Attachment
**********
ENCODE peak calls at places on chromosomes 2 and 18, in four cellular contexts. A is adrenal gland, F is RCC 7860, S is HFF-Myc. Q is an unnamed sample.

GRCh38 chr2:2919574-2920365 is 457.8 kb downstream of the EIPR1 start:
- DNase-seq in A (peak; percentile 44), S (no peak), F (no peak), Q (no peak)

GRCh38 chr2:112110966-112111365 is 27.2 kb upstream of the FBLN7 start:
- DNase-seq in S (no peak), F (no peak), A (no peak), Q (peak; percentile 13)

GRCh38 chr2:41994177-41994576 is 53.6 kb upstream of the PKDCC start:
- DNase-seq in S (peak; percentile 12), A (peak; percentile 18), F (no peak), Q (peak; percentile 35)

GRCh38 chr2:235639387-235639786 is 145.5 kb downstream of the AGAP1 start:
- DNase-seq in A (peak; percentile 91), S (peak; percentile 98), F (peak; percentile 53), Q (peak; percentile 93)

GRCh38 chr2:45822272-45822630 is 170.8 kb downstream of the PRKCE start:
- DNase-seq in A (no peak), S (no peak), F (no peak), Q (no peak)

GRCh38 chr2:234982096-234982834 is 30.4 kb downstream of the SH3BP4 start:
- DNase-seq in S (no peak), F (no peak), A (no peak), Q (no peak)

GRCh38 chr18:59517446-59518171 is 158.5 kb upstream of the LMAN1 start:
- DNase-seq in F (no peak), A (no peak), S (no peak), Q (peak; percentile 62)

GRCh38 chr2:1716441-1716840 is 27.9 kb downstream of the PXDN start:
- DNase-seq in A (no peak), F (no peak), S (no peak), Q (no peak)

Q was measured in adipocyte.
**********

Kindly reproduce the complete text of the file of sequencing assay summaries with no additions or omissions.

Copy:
ENCODE peak calls at places on chromosomes 2 and 18, in four cellular contexts. A is adrenal gland, F is RCC 7860, S is HFF-Myc. Q is an unnamed sample.

GRCh38 chr2:2919574-2920365 is 457.8 kb downstream of the EIPR1 start:
- DNase-seq in A (peak; percentile 44), S (no peak), F (no peak), Q (no peak)

GRCh38 chr2:112110966-112111365 is 27.2 kb upstream of the FBLN7 start:
- DNase-seq in S (no peak), F (no peak), A (no peak), Q (peak; percentile 13)

GRCh38 chr2:41994177-41994576 is 53.6 kb upstream of the PKDCC start:
- DNase-seq in S (peak; percentile 12), A (peak; percentile 18), F (no peak), Q (peak; percentile 35)

GRCh38 chr2:235639387-235639786 is 145.5 kb downstream of the AGAP1 start:
- DNase-seq in A (peak; percentile 91), S (peak; percentile 98), F (peak; percentile 53), Q (peak; percentile 93)

GRCh38 chr2:45822272-45822630 is 170.8 kb downstream of the PRKCE start:
- DNase-seq in A (no peak), S (no peak), F (no peak), Q (no peak)

GRCh38 chr2:234982096-234982834 is 30.4 kb downstream of the SH3BP4 start:
- DNase-seq in S (no peak), F (no peak), A (no peak), Q (no peak)

GRCh38 chr18:59517446-59518171 is 158.5 kb upstream of the LMAN1 start:
- DNase-seq in F (no peak), A (no peak), S (no peak), Q (peak; percentile 62)

GRCh38 chr2:1716441-1716840 is 27.9 kb downstream of the PXDN start:
- DNase-seq in A (no peak), F (no peak), S (no peak), Q (no peak)

Q was measured in adipocyte.